(Chapter 2, p. 68, Problem 24) From Goldstein Classical Mechanics.


The one-dimensional harmonic oscillator has the Lagrangian $L=m\dot{x}^2/2-kx^2/2.$ Suppose you did not know the solution to the motion, but realized that the motion must be periodic and therefore could be described by a Fourier series of the form $$x(t) =\sum_{j=0}a_j\cos(j\omega t)$$ (taking $t=0$ at a turning point) where $\omega$ is the (unknown) angular frequency of the motion. This representation for $x(t)$ defines a many-parameter path for the system point in configuration space. (That is, a set of (infinite) parameters $a_0, a_1, a_2,\ldots$ defines a path $x = x(t)$). Consider the action integral $I$ between $t = 0$ and $t = T$, where $T = \frac{2\pi}{\omega}$. Show that $I$ is an extremum for nonvanishing $x$ only if $a_j = 0$ for $j\ne1$ , and only if $\omega^2 = \frac{k}{m} $. (Hint: calculate $I$ and take partial derivatives $\frac{\partial I}{\partial a_i} $, which must be 0. Since we are assuming that $x(t)$ repeats with the period $T$, the $j = 1$ term must be nonzero.)

All I know is $\partial I=0$ from Hamilton's principle (where $I = \int Ldt)$ and $L = T - V$, where $T =$ Kinetic energy and $V =$ potential energy. The trouble comes when trying to square a Fourier series (twice) inside the Lagrangian which we much integrate over and take the partial derivatives of with respect to several $a_j's$


I) The Fourier series

$$\tag{1} x(t) ~=~\sum_{j\in\mathbb{N}_0}a_j\cos(j\omega t) ,\qquad \omega~>~0,$$

is a change of variables from paths $t\mapsto x(t)$ to Fourier coefficients $(a_j)_{j\in\mathbb{N}_0}$. The Lagrangian

$$\tag{2} L~=~\frac{m}{2}\dot{x}^2-\frac{k}{2}x^2, \qquad m,k~>~0,$$

for a harmonic oscillator leads to an action

$$\tag{3} I~=~\int_{t_1}^{t_2}\! dt ~L ~=~\int_{0}^{\frac{2\pi}{\omega}}\! dt ~L ~\stackrel{(1)+(2)}{=}~ \frac{m\omega}{4}\sum_{j\in\mathbb{N}}j^2a_j^2-\frac{k}{4\omega}\sum_{j\in\mathbb{N}_0} a_j^2.$$

II) The stationary condition for the action (3) is

$$\tag{4} \forall j\in\mathbb{N}_0: ~~0~=~\frac{\partial I}{\partial a_j} ~\stackrel{(3)}{=}~ \left(\frac{m\omega}{2}j^2-\frac{k}{2\omega}\right)a_j,$$

which implies that

$$\tag{5} \forall j\in\mathbb{N}_0: ~~ a_j~=~0 \quad\vee \quad\sqrt{\frac{k}{m\omega^2}}~=~j.$$

In other words: At most one variable $a_j$ is non-zero in eq. (5).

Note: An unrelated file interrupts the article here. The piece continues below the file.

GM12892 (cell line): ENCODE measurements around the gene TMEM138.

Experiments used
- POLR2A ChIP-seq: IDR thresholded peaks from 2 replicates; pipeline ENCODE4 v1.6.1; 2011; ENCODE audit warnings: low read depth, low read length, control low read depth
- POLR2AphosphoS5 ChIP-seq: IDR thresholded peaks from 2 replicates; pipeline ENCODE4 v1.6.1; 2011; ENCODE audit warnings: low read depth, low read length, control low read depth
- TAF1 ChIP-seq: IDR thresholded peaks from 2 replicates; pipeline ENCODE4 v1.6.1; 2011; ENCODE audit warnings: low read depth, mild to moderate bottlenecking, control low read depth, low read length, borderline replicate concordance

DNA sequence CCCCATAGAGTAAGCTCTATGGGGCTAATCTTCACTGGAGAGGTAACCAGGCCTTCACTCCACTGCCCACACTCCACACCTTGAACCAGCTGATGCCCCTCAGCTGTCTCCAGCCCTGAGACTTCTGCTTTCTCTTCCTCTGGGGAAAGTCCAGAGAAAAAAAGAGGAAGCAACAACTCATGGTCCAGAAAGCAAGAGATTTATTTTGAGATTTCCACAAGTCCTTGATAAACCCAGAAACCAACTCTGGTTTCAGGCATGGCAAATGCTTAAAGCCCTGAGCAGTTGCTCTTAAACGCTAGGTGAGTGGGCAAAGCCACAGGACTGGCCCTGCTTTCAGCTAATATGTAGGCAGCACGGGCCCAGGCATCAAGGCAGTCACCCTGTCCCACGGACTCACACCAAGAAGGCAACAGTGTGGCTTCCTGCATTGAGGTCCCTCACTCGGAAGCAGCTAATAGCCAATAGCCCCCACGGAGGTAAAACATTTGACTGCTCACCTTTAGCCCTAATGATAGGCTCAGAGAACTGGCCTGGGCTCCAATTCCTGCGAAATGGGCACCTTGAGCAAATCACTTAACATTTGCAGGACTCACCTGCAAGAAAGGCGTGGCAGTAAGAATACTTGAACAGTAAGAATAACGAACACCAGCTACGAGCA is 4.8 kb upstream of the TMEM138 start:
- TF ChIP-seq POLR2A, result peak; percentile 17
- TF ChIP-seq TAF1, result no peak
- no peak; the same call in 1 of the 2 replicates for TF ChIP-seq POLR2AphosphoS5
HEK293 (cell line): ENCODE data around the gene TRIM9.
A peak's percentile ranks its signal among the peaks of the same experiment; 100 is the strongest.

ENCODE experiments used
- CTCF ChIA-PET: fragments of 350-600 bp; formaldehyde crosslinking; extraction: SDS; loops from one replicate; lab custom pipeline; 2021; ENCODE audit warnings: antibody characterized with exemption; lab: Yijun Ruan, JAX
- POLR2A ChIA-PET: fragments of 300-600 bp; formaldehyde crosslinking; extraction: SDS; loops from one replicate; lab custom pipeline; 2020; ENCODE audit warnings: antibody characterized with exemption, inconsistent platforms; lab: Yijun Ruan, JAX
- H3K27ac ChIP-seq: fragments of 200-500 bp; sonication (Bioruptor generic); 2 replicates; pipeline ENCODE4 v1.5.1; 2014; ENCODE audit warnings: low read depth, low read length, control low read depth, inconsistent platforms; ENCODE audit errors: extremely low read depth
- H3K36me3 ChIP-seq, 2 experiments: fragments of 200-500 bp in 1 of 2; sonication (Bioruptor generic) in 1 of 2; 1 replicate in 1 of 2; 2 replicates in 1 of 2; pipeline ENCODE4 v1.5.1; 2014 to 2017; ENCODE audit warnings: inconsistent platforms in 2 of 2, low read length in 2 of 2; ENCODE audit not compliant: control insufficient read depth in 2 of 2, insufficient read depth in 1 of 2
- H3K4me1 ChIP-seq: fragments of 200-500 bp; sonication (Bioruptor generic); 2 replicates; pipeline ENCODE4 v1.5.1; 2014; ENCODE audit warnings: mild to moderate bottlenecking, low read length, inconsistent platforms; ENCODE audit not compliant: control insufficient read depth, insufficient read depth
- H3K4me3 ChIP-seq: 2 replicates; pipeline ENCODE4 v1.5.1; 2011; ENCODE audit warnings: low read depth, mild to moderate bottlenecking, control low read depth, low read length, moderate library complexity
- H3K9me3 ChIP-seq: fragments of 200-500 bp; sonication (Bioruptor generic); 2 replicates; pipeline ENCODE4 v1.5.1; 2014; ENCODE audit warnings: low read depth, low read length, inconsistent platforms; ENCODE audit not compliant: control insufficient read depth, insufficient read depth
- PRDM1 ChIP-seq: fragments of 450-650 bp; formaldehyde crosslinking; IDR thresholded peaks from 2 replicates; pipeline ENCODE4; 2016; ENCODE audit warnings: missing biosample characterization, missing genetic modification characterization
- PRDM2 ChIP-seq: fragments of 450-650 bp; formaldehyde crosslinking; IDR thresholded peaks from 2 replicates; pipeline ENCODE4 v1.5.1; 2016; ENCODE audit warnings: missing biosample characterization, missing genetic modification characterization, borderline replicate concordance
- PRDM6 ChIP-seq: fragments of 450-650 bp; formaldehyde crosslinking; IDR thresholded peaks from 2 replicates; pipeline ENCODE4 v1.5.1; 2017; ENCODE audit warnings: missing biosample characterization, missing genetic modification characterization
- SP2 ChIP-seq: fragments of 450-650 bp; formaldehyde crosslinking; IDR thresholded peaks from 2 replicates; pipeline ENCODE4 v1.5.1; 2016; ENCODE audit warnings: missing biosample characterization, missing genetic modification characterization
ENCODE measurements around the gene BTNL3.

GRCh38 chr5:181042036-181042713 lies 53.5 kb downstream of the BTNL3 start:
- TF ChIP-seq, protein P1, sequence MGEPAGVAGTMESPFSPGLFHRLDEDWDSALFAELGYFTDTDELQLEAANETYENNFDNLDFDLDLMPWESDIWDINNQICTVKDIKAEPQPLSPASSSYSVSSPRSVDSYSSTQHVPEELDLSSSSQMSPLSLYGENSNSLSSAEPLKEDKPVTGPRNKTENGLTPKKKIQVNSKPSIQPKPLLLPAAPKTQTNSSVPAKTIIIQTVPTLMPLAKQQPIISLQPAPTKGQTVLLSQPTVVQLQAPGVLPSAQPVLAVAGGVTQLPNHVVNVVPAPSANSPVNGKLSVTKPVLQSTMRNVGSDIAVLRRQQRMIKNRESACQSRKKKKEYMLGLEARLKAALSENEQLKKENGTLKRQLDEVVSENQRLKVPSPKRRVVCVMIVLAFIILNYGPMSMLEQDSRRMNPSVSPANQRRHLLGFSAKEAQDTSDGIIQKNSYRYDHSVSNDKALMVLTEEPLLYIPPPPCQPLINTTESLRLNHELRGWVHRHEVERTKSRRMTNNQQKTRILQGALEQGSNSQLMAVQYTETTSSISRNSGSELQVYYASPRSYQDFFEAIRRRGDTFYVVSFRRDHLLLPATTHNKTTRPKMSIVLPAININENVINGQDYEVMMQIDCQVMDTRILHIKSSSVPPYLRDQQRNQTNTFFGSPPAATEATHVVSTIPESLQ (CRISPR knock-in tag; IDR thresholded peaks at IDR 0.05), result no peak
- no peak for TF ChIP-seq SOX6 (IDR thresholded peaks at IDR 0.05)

1. If $j_0:=\sqrt{\frac{k}{m\omega^2}}\in\mathbb{N}$, there exists a one-dimensional stationary line, where only $a_{j_0}$ is non-zero. In fact, the entire $a_{j_0}$ dependence drops out of the action (3).

  2. If $\sqrt{\frac{k}{m\omega^2}}\notin\mathbb{N}$, there exists only one stationary point, the trivial configuration, where all the $a_j$ are zero.

III) Finally, we would like to address why the exercise formulation seems to favor the stationary solution $\sqrt{\frac{k}{m\omega^2}}=1$. Eq. (1) implies the "boundary conditions"

$$\tag{6} x(t)~\stackrel{(1)}{=}~x(-t) \quad\text{and} \quad x(t)~\stackrel{(1)}{=}~x(t+\frac{2\pi}{\omega}).$$

Note that all stationary points (5) has $a_0=0$, and note that there is a minus in front of the $a_0^2$ term in the action (3). Hence without further boundary conditions, the stationary points (5) are not minimum points for the action. It seems natural to additionally impose that the average

$$\tag{7} \frac{2\pi}{\omega}a_0~\stackrel{(1)}{=}~\int_{0}^{\frac{2\pi}{\omega}}\! dt~x(t)~=~0$$

should vanish. Let us assume (7) from now on. Then a stationary line with $\sqrt{\frac{k}{m\omega^2}}= 1$ is a minimum for the action (3), while a stationary line with $\sqrt{\frac{k}{m\omega^2}}\in\mathbb{N}\backslash\{1\} $ is only a saddle. Concerning saddle points, see also my related Phys.SE answer here.


Your Answer

By clicking “Post Your Answer”, you agree to our terms of service, privacy policy and cookie policy

Not the answer you're looking for? Browse other questions tagged or ask your own question.